Sometimes shit just doesn't go your way.
How you manipulate the situation back into your favor, is what separates you from the herd
I REALLY wanted this top to work for the Viking Table base. There came a moment when a voice inside my head said "change gears B, this one will just have to wait".
I have to admit, I was upset and disappointed for the entire length of a cigarette. I stomped it out, went back in the shop, and began working on a new base.
The "old" me, would have sawed that bitch in half and broken a bunch of expensive tools, but the "new" me took a look at the situation with rational eyes, and forged ahead in a new direction.
The material for the top had so much metal in it (nails, spikes, screws, old washers) that I could not surface it (to surface it means to flatten it out). I chewed up a planer blade trying to do it by hand, and you couldn't imagine what it would do if I tried to run it through a planer machine.
The next issue was joining the 3 pieces. These pieces are usually glued, but because I couldn't plane the edges before gluing, the edges wouldn't be flat against one another to hold the glue.
To make a long boring story short....it wouldn't work and I moved on.
It is now on it's way to being a 8' dining table with a polished steel base.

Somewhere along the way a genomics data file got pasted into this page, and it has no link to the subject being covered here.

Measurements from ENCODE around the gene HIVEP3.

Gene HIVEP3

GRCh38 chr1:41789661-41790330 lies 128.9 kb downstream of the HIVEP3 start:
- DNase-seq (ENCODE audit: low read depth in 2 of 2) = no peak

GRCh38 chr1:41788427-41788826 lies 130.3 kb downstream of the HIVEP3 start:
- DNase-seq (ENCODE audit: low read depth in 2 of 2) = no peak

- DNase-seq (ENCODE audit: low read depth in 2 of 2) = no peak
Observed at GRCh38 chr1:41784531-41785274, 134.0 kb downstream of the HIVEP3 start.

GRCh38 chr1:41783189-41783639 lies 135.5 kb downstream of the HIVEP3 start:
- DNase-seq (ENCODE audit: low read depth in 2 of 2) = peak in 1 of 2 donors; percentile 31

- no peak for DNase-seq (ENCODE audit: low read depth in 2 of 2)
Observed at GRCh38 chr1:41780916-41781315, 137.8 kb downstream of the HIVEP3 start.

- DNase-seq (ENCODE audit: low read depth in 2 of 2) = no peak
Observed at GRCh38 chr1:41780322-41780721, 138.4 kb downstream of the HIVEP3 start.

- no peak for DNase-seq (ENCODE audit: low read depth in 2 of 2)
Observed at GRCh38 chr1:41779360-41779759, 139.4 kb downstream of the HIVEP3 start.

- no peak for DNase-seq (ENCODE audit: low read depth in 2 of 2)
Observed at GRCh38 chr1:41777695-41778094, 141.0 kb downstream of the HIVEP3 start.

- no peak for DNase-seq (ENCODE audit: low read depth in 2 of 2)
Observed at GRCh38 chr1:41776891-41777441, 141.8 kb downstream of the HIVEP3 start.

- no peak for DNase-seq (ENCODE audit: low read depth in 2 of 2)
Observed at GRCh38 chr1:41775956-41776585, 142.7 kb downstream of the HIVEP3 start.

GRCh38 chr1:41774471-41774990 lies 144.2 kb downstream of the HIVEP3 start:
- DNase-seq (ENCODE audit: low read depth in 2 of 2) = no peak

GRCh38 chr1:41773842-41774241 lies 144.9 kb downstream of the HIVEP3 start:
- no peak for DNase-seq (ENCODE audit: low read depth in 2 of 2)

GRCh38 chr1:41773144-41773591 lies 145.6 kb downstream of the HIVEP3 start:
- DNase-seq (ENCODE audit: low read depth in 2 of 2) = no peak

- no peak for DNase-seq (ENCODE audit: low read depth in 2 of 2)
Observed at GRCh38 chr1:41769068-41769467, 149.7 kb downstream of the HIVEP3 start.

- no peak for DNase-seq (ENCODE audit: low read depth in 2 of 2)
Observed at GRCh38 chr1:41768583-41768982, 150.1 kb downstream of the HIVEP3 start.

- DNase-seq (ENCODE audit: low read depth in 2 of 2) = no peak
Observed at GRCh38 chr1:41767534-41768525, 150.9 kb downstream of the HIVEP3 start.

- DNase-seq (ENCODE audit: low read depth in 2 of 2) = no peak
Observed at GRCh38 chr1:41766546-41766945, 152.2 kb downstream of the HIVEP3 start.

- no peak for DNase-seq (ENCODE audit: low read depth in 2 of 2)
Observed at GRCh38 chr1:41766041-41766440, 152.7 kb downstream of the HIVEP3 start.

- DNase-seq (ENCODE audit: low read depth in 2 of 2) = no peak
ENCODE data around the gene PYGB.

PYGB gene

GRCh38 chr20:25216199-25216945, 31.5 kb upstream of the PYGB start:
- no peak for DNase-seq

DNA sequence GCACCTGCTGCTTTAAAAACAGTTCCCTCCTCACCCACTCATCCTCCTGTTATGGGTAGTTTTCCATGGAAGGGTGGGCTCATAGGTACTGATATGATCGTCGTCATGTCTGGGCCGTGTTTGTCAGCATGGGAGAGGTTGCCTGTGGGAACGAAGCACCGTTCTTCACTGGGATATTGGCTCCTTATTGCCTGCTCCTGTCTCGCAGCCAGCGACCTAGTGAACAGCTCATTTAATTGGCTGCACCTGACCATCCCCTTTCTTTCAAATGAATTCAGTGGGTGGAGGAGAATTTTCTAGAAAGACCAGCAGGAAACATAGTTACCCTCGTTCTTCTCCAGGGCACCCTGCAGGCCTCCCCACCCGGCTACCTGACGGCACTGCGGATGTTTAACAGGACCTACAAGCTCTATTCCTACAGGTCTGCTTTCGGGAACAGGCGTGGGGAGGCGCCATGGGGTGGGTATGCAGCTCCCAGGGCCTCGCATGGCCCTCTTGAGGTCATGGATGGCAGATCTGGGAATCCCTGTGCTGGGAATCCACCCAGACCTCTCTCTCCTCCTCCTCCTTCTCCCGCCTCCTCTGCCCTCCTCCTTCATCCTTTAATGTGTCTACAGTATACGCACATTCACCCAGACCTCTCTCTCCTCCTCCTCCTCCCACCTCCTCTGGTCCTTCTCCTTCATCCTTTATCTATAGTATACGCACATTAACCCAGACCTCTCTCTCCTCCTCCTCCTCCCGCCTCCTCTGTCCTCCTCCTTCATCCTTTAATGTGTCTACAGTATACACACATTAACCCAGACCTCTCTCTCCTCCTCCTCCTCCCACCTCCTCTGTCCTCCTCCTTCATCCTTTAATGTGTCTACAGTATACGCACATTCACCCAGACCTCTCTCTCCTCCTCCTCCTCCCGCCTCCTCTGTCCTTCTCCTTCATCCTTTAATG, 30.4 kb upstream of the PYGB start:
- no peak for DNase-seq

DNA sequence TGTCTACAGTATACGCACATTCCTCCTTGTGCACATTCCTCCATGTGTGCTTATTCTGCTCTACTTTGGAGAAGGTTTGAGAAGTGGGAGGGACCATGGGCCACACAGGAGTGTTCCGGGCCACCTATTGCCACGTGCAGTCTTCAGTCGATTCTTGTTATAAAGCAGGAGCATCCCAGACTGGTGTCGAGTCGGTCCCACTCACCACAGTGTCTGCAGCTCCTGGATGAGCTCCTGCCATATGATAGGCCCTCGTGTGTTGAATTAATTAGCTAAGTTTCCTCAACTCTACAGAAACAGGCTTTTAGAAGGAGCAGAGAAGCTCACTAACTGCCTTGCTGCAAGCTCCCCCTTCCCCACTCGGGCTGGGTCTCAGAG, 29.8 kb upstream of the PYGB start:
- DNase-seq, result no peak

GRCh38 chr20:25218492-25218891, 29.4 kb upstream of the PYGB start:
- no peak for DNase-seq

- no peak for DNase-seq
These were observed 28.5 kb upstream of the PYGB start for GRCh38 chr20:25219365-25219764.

I will tell you how I did manage to join the top.
I inserted 1/2" thick steel rods, and then installed slats on the bottom, and when it's mounted to the base....you could park a small pick up truck on top of it, if you so desired.
I went to the shop on Sunday to make up for lost time, with the intention of mortising in some walnut Dutchman joints.
Once I got there, I realized that I forgot the walnut.
I decided to make a couple of dutchmans out of steel, and HERE is where working with someone else would have come in handy.
It would've been nice to have someone there who could've said "hey bro....your glove is on fire" while I was cutting the steel. I knew something smelled funny, but it took a minute to register that my glove was burning.
The first thought was "stop-drop-and roll", thanks to my second grade teacher, but I opted for the obvious and just took it off and stomped it out.
After mortising the dutchmans into the top, I stood back and not only admired the piece, but I admired the power of will power.
At this point, this table is 80% will power, 15% skill, and 5% material.
By NOT giving up, my success will very shortly be able to be measured in dollars.